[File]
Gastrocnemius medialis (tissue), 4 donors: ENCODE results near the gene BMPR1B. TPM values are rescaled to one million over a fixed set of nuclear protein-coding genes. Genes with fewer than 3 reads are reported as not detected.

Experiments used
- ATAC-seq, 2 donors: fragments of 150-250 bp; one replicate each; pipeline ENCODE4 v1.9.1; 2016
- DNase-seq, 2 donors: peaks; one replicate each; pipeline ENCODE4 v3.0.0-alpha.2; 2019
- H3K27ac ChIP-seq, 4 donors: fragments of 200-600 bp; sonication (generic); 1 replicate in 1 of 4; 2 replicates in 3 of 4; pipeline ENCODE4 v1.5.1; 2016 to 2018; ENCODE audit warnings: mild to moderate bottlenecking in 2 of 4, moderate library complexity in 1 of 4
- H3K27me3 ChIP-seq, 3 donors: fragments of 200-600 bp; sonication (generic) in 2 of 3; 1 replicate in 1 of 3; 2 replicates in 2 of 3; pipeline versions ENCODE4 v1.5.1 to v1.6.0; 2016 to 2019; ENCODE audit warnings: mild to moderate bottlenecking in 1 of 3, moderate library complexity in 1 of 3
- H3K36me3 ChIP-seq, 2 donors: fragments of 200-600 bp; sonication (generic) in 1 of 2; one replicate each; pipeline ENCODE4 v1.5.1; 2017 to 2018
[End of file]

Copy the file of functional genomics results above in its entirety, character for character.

Gastrocnemius medialis (tissue), 4 donors: ENCODE results near the gene BMPR1B. TPM values are rescaled to one million over a fixed set of nuclear protein-coding genes. Genes with fewer than 3 reads are reported as not detected.

Experiments used
- ATAC-seq, 2 donors: fragments of 150-250 bp; one replicate each; pipeline ENCODE4 v1.9.1; 2016
- DNase-seq, 2 donors: peaks; one replicate each; pipeline ENCODE4 v3.0.0-alpha.2; 2019
- H3K27ac ChIP-seq, 4 donors: fragments of 200-600 bp; sonication (generic); 1 replicate in 1 of 4; 2 replicates in 3 of 4; pipeline ENCODE4 v1.5.1; 2016 to 2018; ENCODE audit warnings: mild to moderate bottlenecking in 2 of 4, moderate library complexity in 1 of 4
- H3K27me3 ChIP-seq, 3 donors: fragments of 200-600 bp; sonication (generic) in 2 of 3; 1 replicate in 1 of 3; 2 replicates in 2 of 3; pipeline versions ENCODE4 v1.5.1 to v1.6.0; 2016 to 2019; ENCODE audit warnings: mild to moderate bottlenecking in 1 of 3, moderate library complexity in 1 of 3
- H3K36me3 ChIP-seq, 2 donors: fragments of 200-600 bp; sonication (generic) in 1 of 2; one replicate each; pipeline ENCODE4 v1.5.1; 2017 to 2018